I recently visited my hometown and spent some time with my family, including my ten year-old niece. Within ten minutes she starts divulging the details of the fourth grade dating world complete with kids “cheating” on each other and making sure that they have a “back-up” for when they are broken up with. It was really interesting to watch the responses and fear that washed across the families’ faces as this occurred. There was anger and shame almost immediately. These emotions were shot in her direction as she was told that she was too young to be dating and that she was not going on dates until she turned sixteen.
Luckily, she is a smart girl and she knows that this talk pushes boundaries with her parents, so she brings the topic up to get a reaction. Her nonchalant attitude towards dating and the treatment of each other is partially what she has seen modeled but also what she knows her parents don’t want for her. I hope that she stays smart enough to know that she can have a healthy and happy dating life (eventually) and that she deserves to be treated with respect. I also hope that she learns which boundaries and battles to push with her parents so that she can have a happy and healthy life. Read the full post »
Amy Lang, MA answers the Moms in Babeland’s questions about talking to kids about sex. She appears as part of our celebration of National Family Sex Education Month.
Q: My niece has come to me with sex and puberty questions and I have been hesitant to answer without inquiring about the parent’s comfort level. Do I answer and we keep it our little secret or do I approach the parent and potentially lose my niece’s trust?
Amy: Every kid needs at least one trustworthy adult, other than their parent, to confide in about life! Congratulations, you’ve been chosen. One of the tips I give parents over and over is to make sure their kids know who their trustworthy adults are, so the kids have someone to talk to if they need help in some way.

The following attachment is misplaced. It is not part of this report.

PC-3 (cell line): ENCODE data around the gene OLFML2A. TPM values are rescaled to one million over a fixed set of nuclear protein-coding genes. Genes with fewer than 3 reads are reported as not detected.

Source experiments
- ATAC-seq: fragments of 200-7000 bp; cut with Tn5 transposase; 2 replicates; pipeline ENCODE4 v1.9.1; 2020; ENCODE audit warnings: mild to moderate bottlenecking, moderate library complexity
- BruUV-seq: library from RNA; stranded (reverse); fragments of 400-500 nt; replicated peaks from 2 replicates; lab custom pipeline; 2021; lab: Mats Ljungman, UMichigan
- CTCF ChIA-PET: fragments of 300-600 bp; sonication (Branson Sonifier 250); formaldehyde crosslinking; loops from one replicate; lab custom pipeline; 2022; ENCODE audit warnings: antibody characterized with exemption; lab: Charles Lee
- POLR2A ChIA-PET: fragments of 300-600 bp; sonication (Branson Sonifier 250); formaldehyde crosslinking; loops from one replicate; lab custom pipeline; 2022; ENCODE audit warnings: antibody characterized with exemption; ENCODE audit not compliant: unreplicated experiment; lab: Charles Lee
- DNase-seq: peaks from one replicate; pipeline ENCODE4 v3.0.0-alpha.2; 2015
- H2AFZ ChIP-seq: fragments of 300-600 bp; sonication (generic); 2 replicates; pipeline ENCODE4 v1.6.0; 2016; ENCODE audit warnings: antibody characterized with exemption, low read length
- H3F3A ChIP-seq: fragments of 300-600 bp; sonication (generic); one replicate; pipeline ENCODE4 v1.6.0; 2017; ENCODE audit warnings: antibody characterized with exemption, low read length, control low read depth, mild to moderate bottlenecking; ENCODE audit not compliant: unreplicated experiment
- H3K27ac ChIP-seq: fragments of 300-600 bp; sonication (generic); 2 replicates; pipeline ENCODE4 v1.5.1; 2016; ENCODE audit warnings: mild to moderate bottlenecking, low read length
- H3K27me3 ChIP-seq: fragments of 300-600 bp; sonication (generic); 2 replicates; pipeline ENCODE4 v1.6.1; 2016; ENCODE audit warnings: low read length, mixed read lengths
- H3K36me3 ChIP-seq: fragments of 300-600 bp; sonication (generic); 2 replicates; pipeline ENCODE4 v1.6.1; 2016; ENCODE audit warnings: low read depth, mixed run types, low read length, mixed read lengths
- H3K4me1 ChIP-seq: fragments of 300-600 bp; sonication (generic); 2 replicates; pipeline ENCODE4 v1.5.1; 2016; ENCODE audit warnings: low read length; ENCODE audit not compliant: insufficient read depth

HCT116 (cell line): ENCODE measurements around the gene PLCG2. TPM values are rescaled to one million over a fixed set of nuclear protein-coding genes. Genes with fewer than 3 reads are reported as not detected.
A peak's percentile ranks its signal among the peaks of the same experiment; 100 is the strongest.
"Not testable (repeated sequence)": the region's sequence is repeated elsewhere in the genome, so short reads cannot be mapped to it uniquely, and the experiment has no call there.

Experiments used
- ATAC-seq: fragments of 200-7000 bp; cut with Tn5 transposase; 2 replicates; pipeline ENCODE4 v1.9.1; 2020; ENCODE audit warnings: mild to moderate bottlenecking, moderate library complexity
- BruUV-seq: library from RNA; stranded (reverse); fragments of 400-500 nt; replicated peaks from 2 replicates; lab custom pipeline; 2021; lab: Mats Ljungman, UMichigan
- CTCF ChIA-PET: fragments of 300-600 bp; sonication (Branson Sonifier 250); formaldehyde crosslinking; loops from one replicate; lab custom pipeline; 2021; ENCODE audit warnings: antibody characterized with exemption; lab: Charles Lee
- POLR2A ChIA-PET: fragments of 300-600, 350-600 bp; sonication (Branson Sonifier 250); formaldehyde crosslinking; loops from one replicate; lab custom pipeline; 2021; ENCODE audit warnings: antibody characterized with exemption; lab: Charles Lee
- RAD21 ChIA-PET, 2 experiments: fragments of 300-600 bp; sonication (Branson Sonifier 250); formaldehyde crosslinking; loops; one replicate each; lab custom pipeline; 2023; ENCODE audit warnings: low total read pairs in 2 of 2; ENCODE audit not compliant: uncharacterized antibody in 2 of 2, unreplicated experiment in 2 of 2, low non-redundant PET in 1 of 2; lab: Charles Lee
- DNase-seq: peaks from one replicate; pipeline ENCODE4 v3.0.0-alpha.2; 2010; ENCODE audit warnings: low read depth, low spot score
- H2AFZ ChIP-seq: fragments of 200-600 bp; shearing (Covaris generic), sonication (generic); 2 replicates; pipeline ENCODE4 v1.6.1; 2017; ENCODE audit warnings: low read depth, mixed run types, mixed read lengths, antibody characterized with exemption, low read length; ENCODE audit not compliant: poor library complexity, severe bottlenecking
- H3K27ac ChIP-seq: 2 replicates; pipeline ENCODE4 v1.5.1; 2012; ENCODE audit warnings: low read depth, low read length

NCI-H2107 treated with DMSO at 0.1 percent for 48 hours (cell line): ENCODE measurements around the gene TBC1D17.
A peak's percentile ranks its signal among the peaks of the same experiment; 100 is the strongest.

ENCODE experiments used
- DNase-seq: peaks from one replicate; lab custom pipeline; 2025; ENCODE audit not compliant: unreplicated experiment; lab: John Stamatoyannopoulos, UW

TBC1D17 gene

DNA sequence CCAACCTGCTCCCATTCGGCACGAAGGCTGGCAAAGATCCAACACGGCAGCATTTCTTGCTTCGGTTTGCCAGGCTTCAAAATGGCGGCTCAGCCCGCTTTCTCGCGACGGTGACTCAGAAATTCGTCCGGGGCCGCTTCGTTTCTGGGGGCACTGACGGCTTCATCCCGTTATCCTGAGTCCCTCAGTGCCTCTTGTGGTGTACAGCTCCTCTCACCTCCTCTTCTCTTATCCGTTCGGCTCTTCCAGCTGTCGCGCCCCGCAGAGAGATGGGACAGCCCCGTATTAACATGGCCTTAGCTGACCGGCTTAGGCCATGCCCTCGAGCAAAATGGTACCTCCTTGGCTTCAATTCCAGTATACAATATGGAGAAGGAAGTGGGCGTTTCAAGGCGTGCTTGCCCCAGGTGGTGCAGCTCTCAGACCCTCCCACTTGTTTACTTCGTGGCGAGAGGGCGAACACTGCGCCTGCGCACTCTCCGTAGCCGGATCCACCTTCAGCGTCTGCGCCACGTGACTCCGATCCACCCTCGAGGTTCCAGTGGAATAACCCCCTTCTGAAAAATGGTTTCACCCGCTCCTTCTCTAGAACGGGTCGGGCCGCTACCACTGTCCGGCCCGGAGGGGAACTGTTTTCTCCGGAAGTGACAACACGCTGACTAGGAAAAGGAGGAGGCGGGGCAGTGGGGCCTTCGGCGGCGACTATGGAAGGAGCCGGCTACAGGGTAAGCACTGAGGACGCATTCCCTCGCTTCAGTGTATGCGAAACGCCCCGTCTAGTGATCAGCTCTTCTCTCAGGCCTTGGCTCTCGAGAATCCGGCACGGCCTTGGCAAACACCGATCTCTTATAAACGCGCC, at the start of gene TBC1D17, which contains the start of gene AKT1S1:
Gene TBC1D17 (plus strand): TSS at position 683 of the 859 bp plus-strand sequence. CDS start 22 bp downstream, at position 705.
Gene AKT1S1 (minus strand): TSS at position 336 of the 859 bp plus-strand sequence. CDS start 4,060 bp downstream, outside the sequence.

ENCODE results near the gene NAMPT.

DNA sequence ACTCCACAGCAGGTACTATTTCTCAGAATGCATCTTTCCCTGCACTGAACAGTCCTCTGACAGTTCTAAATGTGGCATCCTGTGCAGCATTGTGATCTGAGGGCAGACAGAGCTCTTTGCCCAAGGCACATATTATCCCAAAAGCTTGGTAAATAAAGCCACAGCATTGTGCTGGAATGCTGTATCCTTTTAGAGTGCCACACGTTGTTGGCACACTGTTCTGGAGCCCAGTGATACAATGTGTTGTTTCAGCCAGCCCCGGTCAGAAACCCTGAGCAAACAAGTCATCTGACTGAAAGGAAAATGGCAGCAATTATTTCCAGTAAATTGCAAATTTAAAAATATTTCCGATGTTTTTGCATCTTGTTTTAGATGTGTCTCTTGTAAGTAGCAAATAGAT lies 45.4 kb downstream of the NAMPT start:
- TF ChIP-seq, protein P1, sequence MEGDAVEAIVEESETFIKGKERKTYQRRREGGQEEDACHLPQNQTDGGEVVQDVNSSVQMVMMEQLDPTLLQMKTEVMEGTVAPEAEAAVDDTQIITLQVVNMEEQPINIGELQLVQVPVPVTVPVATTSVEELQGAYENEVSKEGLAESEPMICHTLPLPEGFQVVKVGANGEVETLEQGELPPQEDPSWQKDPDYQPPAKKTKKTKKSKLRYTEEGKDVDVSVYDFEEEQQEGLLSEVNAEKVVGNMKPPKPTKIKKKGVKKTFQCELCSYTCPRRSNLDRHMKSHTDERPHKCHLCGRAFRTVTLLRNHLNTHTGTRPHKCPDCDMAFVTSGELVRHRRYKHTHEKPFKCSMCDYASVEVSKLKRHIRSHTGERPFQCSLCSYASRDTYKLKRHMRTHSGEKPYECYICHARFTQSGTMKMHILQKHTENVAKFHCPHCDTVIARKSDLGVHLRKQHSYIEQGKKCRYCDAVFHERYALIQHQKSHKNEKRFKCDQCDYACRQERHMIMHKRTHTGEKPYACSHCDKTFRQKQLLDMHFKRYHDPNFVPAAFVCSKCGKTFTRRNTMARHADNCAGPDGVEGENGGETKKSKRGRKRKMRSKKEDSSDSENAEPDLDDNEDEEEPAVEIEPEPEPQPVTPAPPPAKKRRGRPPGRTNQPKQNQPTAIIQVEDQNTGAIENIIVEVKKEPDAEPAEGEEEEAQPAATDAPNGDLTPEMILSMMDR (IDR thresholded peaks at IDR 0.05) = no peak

Parents aren’t always the first person a child confides in because of our tendency to freak out, judge, and any number of off-putting behaviors. Kids often need to “test the water” with someone else, so they can gauge reactions before they talk to their parents.
In your case, I would suggest that you have an agreement with your niece that your conversations are private, but if you believe her health or safety is at risk, and then the two of you together will talk to her parents. You can talk about what this means so you are on the same page.
Then, I would tell your sibling that their child has been confiding in you and asking for information and advice. I would then say that you wanted to let them know and that you have the above agreement with her. Then suggest that they get her some books on the topic – there are tons on my site, Birds + Bees + Kids. Read the full post »
As an adult I have looked back on my sex education and feel really grateful. I went to school in a city with a very thorough and liberal sex ed program. I had a mom who would sit up late and have really honest conversations with me. I had an older sister who took it upon herself to teach me the lessons of life through her trials and tribulations…I was surrounded by smart, independent and resilient women.
Read the full post »